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Saturday 15th May 2021
David Gleed

Marooned on a tidal island; rescued by a minibus driven through a rapidly rising tide; becalmed on a ferry with engine trouble; towed to shore by the rival firm! Our first journey to Ireland was to prove a time of high adventure...

Late afternoon, September 14th 1994, and twelve pilgrims are on board the old mail boat noisily pushing its way through a breezy sea toward St Colman's island home, Inishbofin, a few miles off the coast of County Galway. Midway through the voyage a sudden judder from the engines broke the friendly banter and craic of the travellers; we stood in unexpected silence, save for the wash of the sea against the hull and the cry of gull's overhead. We were adrift! The boat swayed, gently rising and falling on the rolling green of the sea. "It's run out of Guinness", a voice called from somewhere near the stern.

Time passed and then on the horizon, a boat coming towards us! "We're just going to get a tow off our neighbour there," a young crew member called from his vantage point on top the roof of the steering cabin, waving his two-way radio in the direction of the closing vessel. As the boat neared; ropes were flung in our direction. "Mind the wood!" an anxious Captain roared as we danced perilously close to our neighbour. A pair of hands reached far over the side and grasped the end of a sea-soaked rope. At length, we were strung out at a safe distance behind the slightly larger, slightly newer vessel and with a roar of our rescuer's engine we once more headed for the island.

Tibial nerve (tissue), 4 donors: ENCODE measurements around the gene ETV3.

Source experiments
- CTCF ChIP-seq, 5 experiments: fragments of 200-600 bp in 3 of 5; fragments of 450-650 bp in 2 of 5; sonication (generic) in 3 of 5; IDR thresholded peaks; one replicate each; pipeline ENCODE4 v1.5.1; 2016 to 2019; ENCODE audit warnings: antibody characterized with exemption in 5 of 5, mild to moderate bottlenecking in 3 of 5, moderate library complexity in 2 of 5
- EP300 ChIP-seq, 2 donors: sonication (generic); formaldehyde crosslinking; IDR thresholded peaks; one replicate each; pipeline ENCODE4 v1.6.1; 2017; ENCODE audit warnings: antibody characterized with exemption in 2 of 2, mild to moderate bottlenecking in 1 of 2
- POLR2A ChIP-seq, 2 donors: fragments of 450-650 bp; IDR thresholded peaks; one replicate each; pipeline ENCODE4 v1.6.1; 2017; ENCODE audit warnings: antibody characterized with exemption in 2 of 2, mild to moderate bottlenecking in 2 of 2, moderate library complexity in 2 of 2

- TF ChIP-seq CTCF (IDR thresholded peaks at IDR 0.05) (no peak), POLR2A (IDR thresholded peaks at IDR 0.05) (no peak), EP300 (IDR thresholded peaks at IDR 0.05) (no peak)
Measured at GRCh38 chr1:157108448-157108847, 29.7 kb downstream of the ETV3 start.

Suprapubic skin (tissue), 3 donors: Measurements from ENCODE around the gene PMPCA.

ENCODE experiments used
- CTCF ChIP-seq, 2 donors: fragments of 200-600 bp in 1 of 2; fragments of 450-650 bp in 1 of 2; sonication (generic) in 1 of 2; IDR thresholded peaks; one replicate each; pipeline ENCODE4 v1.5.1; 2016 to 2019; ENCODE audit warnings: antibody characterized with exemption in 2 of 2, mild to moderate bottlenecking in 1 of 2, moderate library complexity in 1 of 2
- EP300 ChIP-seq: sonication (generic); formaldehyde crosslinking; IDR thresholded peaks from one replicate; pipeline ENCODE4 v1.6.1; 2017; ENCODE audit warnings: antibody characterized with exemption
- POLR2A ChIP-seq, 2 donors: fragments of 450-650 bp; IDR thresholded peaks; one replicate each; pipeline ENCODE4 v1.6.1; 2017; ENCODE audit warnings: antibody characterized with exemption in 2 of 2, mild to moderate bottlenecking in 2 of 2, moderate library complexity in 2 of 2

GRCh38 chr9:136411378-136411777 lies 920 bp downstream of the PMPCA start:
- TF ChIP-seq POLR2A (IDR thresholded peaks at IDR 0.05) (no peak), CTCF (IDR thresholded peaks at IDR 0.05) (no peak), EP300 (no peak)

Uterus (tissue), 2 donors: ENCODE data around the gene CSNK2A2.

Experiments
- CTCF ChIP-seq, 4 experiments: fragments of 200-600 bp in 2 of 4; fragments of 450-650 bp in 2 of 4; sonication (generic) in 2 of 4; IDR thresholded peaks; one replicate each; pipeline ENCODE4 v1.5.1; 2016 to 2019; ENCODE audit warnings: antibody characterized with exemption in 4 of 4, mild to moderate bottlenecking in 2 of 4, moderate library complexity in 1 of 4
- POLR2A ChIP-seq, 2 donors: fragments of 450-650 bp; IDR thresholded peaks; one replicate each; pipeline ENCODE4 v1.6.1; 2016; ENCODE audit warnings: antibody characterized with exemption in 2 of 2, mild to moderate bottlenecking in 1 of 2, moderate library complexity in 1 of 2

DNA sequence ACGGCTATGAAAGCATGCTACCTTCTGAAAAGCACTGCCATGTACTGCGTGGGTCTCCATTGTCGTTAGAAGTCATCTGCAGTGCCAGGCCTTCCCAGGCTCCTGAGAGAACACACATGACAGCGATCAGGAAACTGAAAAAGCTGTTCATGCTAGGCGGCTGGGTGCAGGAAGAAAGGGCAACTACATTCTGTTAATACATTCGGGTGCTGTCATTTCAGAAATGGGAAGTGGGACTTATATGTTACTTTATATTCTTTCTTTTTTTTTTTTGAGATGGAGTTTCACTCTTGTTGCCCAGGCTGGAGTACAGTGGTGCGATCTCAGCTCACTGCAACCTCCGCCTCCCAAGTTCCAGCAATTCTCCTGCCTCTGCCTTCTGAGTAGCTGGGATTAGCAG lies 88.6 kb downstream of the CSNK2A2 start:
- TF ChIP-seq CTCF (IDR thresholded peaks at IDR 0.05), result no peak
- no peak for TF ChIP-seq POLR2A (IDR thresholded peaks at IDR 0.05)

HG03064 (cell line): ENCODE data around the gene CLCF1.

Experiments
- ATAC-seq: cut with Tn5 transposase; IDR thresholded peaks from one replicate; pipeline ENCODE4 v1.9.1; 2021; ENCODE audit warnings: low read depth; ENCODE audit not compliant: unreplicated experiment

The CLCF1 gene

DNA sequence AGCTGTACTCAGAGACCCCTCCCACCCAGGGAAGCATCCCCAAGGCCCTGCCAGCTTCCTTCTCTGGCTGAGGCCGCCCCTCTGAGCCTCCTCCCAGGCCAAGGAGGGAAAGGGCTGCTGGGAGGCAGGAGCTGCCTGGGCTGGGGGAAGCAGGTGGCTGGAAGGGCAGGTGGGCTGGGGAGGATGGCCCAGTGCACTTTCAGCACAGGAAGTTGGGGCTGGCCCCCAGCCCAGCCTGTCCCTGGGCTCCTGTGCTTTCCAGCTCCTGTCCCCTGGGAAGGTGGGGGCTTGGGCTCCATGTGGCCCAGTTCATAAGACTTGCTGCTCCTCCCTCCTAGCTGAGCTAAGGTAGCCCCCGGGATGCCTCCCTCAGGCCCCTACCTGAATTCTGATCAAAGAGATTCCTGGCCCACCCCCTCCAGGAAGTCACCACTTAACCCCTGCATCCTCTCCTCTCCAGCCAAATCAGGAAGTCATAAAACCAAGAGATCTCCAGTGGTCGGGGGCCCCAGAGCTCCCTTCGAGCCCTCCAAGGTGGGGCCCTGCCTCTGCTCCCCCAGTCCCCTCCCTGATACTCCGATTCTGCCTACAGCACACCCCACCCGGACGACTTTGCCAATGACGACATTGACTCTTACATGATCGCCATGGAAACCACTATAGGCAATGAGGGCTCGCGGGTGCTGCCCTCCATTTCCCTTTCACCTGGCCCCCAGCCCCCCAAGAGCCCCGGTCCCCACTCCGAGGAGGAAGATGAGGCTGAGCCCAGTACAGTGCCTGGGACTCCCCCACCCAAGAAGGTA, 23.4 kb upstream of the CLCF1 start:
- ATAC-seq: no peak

The day had been a day of incidents. During the morning with time on our hands, we crossed the half-mile stretch of sand to the tidal island of Omey by minibus, with hopes of finding a buried Church. We enquired of a passer-by at what time the tide might turn? Assured that there was plenty of time we parked the bus on the edge of the sands and set off on foot across the island. As we walked the tide rose and when we returned to the bus, 'water, almost to the wheels!'

Richard, with shepherd's crook in hand and trousers rolled high, walked out into the sea, checking the depth as he went. Gently and in first gear we followed in the minibus. Half way out and with the water well above his knees, Richard confidently called, "it's okay, I'm getting in the bus; it won't get any deeper". The door opened and Richard followed by a swirl of water, climbed in. I didn't stop; we couldn't risk the engine stalling. Driving at only a few miles an hour and with eyes fixed on the far bank, we crossed the half mile to the mainland. The relief on reaching the other side! But there was no time to rest; we had a Mail Boat to catch!

A few days later after a wonderful stay at the island hostel, we returned to the mainland; safely and on the same boat that we arrived.

(David has been a leader with Journeying since its earliest days)

Richard and Pilgrims, Insishbofin hostel
Returning to the mainland